looking for your own central ideas

I have been suggesting that people map their own moral opinions as networks and critically examine the shapes that result. My students are doing that (because they have to), and some friends are doing it voluntarily. See my students’ collective map as an illustration.

One way in which networks vary is in their degree of centralization. If you map all your moral commitments and the links among them, you may reveal a network that centers around a single idea, or a very flat network in which no idea has more links than any other–or something in between. I personally favor flatter networks (for abstract philosophical reasons), but I don’t believe my reasons are decisive. So instead, I would pose these questions:

If you have a very flat network, in which no idea is appreciably more important than any other, is that a mistake? Should any of your existing commitments be made more central, because they are particularly important? What would happen, hypothetically, if you added to your network a new general and demanding principle that would link to many other ideas? (For instance: “Always maximize the well-being of all sentient creatures.”) Look at the resulting network and consider whether it has any pull on you.

If you have a highly centralized network, ask yourself whether the ideas that have proven so important deserve their weight. Are you certain that they are valid? Are you sure they are more important than your other commitments? What would happen if, for some reason, you ceased to believe in these central nodes–would the whole network fall apart? And are you able to reason with another person who does not happen to share your central commitments? Could you avoid your central beliefs in order to make arguments that the other person could accept and still navigate through your own network?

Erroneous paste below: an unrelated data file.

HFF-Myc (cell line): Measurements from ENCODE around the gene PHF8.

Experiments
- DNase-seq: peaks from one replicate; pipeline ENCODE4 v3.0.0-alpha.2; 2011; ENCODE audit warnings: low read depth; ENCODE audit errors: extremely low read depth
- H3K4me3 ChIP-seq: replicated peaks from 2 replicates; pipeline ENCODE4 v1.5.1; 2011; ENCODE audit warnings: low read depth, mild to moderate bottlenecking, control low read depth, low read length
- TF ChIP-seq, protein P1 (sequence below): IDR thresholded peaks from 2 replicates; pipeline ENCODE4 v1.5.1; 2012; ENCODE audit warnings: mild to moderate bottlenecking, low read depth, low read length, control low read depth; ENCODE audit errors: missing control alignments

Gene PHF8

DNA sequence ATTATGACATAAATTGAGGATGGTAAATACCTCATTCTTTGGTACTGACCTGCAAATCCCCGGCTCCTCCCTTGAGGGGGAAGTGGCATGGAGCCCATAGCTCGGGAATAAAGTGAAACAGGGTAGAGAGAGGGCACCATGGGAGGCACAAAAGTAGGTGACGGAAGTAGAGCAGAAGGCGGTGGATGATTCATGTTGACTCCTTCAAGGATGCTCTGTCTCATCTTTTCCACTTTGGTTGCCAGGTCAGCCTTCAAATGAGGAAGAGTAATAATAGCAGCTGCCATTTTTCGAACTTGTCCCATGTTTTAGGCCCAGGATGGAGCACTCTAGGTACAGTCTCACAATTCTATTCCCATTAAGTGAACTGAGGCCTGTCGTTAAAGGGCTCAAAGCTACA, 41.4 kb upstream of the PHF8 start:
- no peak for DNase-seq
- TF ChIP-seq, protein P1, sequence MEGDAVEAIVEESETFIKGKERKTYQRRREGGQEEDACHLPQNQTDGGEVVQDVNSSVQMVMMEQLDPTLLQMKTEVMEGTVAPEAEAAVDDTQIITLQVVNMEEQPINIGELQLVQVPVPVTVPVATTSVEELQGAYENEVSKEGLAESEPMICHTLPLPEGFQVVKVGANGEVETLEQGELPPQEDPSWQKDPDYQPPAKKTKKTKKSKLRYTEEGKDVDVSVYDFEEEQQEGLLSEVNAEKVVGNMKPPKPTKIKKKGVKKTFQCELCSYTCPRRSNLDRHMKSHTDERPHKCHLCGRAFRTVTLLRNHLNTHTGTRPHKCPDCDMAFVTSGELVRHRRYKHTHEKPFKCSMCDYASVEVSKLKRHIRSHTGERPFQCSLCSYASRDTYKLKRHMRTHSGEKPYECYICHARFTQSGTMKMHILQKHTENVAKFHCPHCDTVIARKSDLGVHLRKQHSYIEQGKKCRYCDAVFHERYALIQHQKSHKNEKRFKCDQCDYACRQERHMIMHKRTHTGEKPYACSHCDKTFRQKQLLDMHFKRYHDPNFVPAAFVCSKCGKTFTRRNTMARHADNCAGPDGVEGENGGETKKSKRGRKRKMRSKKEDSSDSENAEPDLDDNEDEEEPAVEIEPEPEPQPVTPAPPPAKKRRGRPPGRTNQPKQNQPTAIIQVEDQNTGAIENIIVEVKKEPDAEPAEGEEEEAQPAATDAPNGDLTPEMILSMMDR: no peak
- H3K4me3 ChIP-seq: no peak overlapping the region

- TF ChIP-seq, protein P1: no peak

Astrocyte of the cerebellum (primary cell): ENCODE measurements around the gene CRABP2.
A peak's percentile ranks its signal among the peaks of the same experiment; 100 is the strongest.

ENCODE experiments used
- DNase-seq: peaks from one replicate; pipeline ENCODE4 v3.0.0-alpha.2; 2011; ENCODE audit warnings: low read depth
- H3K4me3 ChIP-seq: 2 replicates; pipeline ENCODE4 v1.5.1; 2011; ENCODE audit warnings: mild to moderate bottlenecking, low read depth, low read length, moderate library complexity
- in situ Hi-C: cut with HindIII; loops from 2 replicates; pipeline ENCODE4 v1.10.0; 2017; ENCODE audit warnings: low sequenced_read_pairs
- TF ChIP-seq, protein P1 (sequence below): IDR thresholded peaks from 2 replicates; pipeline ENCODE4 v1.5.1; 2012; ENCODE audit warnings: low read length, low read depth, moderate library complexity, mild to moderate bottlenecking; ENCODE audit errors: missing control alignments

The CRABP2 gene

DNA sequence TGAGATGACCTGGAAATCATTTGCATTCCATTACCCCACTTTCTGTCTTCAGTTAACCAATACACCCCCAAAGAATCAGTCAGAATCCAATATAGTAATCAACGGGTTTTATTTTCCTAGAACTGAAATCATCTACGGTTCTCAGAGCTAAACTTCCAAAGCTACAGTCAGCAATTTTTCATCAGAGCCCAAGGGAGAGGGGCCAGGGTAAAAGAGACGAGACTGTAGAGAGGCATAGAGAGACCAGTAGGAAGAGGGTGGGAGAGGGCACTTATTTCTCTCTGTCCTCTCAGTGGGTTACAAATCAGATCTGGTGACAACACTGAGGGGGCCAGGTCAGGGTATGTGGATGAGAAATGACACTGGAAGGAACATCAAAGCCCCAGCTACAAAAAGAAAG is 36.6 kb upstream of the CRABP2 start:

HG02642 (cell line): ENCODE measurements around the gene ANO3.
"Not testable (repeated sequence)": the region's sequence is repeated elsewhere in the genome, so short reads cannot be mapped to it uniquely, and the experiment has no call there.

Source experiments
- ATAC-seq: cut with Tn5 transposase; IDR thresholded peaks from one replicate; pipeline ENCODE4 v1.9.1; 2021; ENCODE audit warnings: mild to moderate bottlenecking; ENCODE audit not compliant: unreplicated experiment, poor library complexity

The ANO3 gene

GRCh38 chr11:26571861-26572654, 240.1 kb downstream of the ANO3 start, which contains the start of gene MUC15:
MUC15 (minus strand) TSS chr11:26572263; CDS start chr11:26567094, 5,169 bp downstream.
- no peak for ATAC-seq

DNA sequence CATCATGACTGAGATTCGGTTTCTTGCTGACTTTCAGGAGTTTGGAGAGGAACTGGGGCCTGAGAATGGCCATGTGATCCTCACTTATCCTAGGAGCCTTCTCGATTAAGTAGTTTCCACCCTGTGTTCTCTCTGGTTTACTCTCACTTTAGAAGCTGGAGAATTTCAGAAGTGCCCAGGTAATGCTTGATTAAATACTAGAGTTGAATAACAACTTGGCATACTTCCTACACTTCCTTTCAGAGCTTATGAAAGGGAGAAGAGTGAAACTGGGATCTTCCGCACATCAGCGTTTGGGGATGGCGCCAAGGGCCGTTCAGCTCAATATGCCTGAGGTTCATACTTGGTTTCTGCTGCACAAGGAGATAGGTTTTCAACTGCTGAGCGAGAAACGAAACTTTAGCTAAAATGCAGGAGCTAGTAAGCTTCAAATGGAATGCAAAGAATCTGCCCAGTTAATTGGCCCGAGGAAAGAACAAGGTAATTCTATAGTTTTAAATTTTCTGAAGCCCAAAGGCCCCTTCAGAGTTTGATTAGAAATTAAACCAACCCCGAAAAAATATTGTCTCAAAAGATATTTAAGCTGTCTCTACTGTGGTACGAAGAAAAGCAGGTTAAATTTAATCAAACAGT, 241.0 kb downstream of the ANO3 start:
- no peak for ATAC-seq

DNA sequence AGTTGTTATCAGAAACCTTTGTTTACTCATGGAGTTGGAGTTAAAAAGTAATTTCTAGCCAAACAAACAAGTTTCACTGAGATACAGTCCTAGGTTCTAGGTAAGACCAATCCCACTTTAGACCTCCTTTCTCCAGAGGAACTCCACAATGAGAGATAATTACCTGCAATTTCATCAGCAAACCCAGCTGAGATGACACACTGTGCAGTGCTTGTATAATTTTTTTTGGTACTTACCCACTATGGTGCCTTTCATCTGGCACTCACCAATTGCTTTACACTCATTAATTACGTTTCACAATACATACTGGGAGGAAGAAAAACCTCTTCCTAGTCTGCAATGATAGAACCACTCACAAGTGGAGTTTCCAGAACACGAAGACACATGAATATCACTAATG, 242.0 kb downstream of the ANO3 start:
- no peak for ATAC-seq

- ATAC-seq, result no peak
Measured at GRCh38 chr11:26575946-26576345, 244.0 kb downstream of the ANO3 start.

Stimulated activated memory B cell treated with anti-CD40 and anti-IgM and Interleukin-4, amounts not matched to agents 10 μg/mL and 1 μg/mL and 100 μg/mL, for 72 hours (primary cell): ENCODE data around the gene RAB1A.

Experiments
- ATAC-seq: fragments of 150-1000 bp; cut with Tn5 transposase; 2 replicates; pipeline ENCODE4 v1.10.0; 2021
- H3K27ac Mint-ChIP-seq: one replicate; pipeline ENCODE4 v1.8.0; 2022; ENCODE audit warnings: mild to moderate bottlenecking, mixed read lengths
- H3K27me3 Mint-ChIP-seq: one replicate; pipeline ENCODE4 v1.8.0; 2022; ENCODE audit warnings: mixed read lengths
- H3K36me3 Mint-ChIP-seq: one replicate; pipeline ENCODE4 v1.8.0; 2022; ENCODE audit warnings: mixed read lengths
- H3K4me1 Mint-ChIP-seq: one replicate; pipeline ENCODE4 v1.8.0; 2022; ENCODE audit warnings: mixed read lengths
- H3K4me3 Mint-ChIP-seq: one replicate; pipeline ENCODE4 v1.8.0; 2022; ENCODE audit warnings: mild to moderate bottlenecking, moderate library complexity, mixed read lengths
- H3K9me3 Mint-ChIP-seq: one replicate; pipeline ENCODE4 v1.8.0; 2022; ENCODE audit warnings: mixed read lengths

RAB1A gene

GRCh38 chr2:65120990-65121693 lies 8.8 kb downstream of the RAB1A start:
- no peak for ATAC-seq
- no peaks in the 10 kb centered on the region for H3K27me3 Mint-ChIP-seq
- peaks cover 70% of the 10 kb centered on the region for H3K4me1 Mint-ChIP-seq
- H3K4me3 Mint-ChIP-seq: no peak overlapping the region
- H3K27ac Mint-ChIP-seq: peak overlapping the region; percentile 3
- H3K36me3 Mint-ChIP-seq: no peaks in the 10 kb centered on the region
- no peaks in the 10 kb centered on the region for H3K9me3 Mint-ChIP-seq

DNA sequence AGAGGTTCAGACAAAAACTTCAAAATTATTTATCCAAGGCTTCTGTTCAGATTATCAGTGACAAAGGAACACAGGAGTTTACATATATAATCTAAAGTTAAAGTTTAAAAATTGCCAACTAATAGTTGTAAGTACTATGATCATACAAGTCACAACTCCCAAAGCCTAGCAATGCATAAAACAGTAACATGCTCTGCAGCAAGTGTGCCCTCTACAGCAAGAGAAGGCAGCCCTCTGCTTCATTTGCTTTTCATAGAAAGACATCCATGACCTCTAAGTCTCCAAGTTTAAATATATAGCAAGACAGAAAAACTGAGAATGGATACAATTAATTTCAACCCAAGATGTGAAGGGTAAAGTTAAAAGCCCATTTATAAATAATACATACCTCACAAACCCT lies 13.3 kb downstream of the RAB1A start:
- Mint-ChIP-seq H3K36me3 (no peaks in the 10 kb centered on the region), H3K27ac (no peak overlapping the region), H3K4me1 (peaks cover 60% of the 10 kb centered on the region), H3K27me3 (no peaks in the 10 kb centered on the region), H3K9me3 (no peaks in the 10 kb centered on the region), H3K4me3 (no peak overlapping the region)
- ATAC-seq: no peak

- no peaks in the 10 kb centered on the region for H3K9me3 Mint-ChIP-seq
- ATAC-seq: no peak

Now for a little more technical detail. There are actually several ways in which a node can be central in a network. In the image below, the red nodes are the most central in the sense that they have the most direct links to other nodes (7 each). A better way to say that is that each red node has 7 out of the total 24 links on the map, or 29%.

From Junker et al. BMC Bioinformatics 2006 7:219   doi:10.1186/1471-2105-7-219

From Junker et al. BMC Bioinformatics 2006 7:219 doi:10.1186/1471-2105-7-219

However, the blue node is central in a different sense: it lies on the path between the greatest number of other nodes. To get from any node in one cluster to any node in a different cluster, you have to go through the blue node. Yet the blue node only has 3 direct links (12.5%).

It is worth checking your own moral network for both kinds of centrality because they both matter.

Consider a person who believes in God. Presumably, God should be linked to a lot of other moral ideas–to all of them, at least indirectly. Some believers would aim for a spoke-and-wheel network in which God directly touched every other idea. To drop the network metaphor for a moment, they would immediately invoke God as the reason for every moral belief. “Purity of heart is to will one thing.”